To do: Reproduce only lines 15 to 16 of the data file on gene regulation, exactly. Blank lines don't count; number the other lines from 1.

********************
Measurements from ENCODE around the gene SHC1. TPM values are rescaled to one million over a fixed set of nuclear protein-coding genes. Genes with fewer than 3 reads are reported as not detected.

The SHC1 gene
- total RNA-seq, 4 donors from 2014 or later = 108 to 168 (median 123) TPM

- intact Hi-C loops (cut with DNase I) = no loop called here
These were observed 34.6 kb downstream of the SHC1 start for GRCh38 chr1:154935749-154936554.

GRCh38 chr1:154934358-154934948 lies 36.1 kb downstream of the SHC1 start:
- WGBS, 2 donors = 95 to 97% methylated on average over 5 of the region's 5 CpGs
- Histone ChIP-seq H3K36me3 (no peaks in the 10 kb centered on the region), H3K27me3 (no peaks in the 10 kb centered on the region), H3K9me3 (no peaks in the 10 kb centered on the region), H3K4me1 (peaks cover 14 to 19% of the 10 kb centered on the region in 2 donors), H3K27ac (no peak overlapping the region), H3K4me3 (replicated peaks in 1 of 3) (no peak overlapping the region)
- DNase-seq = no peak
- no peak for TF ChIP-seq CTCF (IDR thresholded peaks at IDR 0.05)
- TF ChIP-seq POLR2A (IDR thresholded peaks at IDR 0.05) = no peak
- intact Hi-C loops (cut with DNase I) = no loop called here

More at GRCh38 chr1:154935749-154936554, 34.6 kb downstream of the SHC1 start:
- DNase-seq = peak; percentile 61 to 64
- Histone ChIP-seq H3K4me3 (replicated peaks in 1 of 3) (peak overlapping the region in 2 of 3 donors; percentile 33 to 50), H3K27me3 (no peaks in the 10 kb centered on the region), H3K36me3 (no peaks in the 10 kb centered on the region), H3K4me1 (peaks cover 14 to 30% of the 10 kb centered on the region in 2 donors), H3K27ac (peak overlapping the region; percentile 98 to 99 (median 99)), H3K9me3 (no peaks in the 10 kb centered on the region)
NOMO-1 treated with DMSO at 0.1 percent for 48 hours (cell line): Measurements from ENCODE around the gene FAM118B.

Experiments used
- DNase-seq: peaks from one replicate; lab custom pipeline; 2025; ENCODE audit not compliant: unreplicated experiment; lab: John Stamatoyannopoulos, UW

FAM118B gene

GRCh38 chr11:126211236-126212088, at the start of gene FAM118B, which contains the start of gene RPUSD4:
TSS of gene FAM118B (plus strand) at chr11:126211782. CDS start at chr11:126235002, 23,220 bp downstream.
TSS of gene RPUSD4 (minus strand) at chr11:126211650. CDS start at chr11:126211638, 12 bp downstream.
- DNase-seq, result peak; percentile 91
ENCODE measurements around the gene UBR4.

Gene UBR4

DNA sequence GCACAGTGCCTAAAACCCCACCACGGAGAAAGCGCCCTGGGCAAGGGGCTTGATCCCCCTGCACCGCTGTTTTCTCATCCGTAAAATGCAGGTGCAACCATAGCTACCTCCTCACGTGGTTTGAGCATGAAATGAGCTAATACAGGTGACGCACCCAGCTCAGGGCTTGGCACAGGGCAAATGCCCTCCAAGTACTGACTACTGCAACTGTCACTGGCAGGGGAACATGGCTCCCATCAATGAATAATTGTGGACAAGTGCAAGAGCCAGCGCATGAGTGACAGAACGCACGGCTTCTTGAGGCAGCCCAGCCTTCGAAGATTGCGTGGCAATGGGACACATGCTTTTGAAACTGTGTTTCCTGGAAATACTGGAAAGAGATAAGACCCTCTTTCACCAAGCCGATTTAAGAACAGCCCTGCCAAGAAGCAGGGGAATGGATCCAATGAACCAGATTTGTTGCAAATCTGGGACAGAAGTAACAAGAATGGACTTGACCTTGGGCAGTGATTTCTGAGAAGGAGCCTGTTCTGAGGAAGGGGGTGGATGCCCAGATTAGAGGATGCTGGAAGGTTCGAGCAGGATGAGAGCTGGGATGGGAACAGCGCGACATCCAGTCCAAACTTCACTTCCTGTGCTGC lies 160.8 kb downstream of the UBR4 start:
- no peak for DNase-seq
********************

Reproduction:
- Histone ChIP-seq H3K4me3 (replicated peaks in 1 of 3) (peak overlapping the region in 2 of 3 donors; percentile 33 to 50), H3K27me3 (no peaks in the 10 kb centered on the region), H3K36me3 (no peaks in the 10 kb centered on the region), H3K4me1 (peaks cover 14 to 30% of the 10 kb centered on the region in 2 donors), H3K27ac (peak overlapping the region; percentile 98 to 99 (median 99)), H3K9me3 (no peaks in the 10 kb centered on the region)
NOMO-1 treated with DMSO at 0.1 percent for 48 hours (cell line): Measurements from ENCODE around the gene FAM118B.